Saturday, September 24, 2022
Sept. 24, 2022

Linkedin Pinterest

Interfaith breakfast looks at moving from prayer to action

By , Columbian Social Services, Demographics, Faith
Published:

We have separate jobs, political affiliations and attend different churches, noted Sister Beth Sermet of the Islamic Society of Southwest Washington.

“So, how can we become more together?” she asked the dozens of people gathered Thursday at St. Andrew Lutheran Church in Vancouver for the annual interfaith prayer breakfast.

The Interfaith Coalition of Southwest Washington hosts the breakfast at a different church each year and also holds an interfaith Thanksgiving service.

“Coming together, breaking bread together, really brings that community feeling,” said Khalid Khan, who’s part of the Interfaith Coalition and the Islamic Society.

Sermet said she regularly advocates for Muslims, typically an insular group, to get more involved in the broader community and cooperate with other groups. She invited others to do the same — to reach out to Muslims or people of different faiths and work together. Removing evil is imperative to not just the Muslim faith but all faiths, she said.

7 Photos
Gurdeep Singh, from left, Manpreet Singh and Gurpreet Singh of the Sikh Center of Oregon share scriptural singing with the crowd during the 2018 Interfaith Prayer Breakfast at St. Andrew Lutheran Church on Thursday morning, June 28, 2018.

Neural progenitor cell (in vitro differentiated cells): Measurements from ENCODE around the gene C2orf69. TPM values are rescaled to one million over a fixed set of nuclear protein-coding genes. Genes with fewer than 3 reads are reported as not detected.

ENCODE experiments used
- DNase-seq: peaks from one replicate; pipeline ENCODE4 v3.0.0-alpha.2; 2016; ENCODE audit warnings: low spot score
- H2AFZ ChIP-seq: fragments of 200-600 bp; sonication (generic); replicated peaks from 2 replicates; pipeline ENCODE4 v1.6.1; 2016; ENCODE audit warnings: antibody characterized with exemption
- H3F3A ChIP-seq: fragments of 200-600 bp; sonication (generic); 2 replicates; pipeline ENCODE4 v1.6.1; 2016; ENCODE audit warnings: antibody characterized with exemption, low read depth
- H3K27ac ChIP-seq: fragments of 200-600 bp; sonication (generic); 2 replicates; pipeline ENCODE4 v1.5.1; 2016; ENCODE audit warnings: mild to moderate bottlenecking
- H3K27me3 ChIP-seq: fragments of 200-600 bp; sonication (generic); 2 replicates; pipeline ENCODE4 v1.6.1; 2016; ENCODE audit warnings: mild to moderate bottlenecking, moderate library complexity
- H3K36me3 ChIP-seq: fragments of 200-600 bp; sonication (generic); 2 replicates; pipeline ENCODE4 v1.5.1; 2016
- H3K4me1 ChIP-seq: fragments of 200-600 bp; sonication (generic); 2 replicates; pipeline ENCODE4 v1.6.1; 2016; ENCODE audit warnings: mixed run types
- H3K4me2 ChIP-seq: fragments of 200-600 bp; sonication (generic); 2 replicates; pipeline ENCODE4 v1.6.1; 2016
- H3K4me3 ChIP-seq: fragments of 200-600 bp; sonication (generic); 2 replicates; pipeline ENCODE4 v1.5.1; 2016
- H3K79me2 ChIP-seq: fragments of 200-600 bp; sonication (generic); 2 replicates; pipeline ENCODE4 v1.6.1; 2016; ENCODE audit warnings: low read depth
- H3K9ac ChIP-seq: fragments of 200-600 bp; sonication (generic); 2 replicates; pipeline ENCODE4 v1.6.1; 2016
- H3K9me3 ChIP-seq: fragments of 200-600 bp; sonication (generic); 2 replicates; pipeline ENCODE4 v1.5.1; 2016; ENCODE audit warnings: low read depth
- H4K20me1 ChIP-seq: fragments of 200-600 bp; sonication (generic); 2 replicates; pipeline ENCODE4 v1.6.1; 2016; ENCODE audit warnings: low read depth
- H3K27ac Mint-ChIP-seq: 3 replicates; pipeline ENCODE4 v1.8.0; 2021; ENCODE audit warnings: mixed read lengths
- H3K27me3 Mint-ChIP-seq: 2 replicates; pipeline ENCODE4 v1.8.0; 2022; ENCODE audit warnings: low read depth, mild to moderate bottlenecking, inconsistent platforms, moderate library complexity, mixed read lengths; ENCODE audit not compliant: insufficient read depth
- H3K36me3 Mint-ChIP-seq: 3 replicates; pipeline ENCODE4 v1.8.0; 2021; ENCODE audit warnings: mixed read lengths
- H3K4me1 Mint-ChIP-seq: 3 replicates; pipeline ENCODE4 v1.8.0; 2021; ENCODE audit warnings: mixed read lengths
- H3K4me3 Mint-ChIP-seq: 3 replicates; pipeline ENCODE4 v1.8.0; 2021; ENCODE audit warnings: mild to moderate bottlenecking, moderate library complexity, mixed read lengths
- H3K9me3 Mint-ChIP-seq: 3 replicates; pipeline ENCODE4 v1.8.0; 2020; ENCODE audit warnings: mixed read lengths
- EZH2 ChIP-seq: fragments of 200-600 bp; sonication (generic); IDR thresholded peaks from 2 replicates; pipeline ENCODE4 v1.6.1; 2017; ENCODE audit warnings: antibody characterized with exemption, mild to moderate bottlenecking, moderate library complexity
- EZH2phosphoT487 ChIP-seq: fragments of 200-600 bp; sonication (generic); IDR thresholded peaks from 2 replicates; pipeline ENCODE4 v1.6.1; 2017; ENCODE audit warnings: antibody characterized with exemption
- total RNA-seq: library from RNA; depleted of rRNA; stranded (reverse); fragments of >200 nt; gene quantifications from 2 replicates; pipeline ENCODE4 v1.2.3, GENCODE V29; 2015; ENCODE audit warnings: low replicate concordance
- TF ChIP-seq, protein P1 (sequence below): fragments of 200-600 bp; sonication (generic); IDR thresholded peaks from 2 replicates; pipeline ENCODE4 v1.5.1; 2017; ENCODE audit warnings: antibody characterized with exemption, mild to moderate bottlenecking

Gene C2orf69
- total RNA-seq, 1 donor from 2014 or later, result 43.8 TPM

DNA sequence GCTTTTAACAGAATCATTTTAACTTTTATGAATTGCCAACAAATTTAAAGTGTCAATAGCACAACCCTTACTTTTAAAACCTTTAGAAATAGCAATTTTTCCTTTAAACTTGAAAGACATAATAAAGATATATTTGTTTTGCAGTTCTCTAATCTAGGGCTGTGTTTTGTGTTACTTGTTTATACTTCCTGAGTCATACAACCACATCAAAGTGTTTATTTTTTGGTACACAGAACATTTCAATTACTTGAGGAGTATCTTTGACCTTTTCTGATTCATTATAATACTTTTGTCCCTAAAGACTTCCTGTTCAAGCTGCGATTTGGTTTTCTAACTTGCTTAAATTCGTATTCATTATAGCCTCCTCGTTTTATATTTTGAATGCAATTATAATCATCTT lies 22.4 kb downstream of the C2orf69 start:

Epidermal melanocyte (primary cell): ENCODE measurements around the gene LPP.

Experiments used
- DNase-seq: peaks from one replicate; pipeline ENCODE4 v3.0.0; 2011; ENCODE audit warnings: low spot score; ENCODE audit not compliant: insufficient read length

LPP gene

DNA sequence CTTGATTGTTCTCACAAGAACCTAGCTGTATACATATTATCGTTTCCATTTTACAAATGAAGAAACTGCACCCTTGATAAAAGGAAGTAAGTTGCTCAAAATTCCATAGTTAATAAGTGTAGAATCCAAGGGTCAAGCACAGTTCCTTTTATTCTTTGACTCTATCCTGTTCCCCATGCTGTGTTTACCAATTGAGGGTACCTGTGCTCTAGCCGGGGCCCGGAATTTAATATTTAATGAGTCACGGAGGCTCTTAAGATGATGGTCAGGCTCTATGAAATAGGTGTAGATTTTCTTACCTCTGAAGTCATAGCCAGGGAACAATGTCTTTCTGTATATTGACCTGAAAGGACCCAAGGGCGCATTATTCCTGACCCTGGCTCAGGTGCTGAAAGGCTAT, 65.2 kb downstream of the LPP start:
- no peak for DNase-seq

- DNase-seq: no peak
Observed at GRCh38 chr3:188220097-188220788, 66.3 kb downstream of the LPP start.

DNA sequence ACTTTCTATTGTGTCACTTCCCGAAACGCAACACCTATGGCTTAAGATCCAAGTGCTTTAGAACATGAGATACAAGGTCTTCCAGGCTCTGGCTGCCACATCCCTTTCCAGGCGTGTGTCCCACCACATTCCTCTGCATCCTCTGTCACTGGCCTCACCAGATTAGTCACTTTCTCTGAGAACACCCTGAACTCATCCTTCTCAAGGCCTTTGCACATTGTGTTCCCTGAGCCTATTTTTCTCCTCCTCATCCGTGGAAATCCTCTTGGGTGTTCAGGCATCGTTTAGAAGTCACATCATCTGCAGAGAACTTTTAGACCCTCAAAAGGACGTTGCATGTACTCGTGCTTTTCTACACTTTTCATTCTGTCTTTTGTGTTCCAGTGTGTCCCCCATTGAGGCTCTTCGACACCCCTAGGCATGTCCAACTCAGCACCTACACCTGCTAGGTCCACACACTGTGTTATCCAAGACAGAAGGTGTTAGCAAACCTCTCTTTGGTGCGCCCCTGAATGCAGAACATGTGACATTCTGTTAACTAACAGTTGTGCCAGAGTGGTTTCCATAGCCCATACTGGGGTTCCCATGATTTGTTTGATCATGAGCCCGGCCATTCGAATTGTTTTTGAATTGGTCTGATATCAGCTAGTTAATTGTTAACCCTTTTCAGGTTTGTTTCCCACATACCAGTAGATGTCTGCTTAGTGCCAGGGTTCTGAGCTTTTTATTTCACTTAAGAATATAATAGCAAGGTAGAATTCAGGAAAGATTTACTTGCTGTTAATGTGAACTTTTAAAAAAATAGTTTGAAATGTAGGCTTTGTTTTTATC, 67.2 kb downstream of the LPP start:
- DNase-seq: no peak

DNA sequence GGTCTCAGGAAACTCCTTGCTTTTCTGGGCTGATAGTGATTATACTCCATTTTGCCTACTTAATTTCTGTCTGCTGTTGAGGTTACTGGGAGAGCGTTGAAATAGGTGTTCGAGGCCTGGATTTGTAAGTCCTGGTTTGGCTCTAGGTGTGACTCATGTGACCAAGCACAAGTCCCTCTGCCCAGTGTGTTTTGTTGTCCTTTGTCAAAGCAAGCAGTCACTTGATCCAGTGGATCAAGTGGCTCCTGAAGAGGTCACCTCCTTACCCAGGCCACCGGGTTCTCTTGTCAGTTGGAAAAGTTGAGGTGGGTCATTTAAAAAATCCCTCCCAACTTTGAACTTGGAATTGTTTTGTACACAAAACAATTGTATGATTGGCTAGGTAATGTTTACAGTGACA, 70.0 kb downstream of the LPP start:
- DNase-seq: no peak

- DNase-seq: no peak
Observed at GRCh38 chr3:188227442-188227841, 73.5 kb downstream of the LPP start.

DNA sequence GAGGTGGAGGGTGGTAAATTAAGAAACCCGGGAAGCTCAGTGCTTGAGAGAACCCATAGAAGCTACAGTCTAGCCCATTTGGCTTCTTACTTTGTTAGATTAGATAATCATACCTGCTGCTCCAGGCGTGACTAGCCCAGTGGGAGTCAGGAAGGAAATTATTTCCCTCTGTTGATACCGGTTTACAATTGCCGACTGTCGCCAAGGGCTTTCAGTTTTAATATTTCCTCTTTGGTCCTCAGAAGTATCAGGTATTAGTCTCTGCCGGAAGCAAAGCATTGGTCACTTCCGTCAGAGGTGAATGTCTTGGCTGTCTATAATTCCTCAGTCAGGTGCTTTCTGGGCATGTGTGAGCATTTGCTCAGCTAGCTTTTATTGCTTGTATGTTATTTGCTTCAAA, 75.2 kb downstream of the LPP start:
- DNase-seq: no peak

2018 Interfaith Prayer Breakfast Photo Gallery

“Think about what evil you see and can you take action,” Sermet said.

The Rev. Joe Scheeler of All Saints Episcopal Church said First Nations people braid their children’s hair while reciting “self, family, community.” The mantra is meant to remind us that when self, family and community are all woven together, they’re protected; they become strong, like a rope. The Traveling Day Society, a ministry of All Saints, performed music throughout Thursday’s breakfast.

Pawneet Sethi of the Oregon and Southwest Washington Sikh community spoke about fulfilling humanity’s basic needs as a stepping stone to spiritual growth. What kind of society would we be if our neighbors’ basic needs were met and they could “fulfill their divine potential,” he said. He presented a check to Concerned Humans Against Poverty, or CHAP, a local nonprofit that regularly serves lunches to homeless people.

Diana Perez, who is the state director of the League of United Latin American Citizens, or LULAC, spoke out against the lack of due process for people crossing the U.S.-Mexico border and asked for families to be reunited immediately. She said faith communities can help those separated families.

“If there is no greater power, it is love,” she said.

The breakfast closed with Flip Frisch playing guitar and singing “And We Shall Rise,” a cantor at Congregation Kol Ami that encourages rising from prayer to action. Frisch sung by herself at first but was soon joined in song by the crowd gathered at St. Andrew.

Patty Hastings: 360-735-4513; twitter.com/pattyhastings; patty.hastings@columbian.com

Columbian Social Services, Demographics, Faith

Support local journalism

Your tax-deductible donation to The Columbian’s Community Funded Journalism program will contribute to better local reporting on key issues, including homelessness, housing, transportation and the environment. Reporters will focus on narrative, investigative and data-driven storytelling.

Local journalism needs your help. It’s an essential part of a healthy community and a healthy democracy.

Community Funded Journalism logo
Loading...